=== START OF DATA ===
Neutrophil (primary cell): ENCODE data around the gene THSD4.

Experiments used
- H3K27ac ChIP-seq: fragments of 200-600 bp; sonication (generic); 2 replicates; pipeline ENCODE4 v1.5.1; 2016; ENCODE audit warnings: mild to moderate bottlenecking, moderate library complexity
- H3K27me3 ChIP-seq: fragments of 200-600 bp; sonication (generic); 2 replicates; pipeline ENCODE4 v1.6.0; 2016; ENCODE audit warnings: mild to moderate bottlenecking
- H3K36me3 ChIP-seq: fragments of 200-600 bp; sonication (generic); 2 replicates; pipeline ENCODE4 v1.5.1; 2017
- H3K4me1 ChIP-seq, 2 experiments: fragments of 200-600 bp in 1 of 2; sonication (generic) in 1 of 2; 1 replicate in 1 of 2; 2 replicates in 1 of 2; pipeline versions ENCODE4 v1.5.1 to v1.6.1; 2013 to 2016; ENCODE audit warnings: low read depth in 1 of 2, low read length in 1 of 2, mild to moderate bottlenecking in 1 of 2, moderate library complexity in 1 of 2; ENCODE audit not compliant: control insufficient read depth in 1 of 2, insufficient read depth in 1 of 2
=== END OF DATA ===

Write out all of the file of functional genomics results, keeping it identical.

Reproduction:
Neutrophil (primary cell): ENCODE data around the gene THSD4.

Experiments used
- H3K27ac ChIP-seq: fragments of 200-600 bp; sonication (generic); 2 replicates; pipeline ENCODE4 v1.5.1; 2016; ENCODE audit warnings: mild to moderate bottlenecking, moderate library complexity
- H3K27me3 ChIP-seq: fragments of 200-600 bp; sonication (generic); 2 replicates; pipeline ENCODE4 v1.6.0; 2016; ENCODE audit warnings: mild to moderate bottlenecking
- H3K36me3 ChIP-seq: fragments of 200-600 bp; sonication (generic); 2 replicates; pipeline ENCODE4 v1.5.1; 2017
- H3K4me1 ChIP-seq, 2 experiments: fragments of 200-600 bp in 1 of 2; sonication (generic) in 1 of 2; 1 replicate in 1 of 2; 2 replicates in 1 of 2; pipeline versions ENCODE4 v1.5.1 to v1.6.1; 2013 to 2016; ENCODE audit warnings: low read depth in 1 of 2, low read length in 1 of 2, mild to moderate bottlenecking in 1 of 2, moderate library complexity in 1 of 2; ENCODE audit not compliant: control insufficient read depth in 1 of 2, insufficient read depth in 1 of 2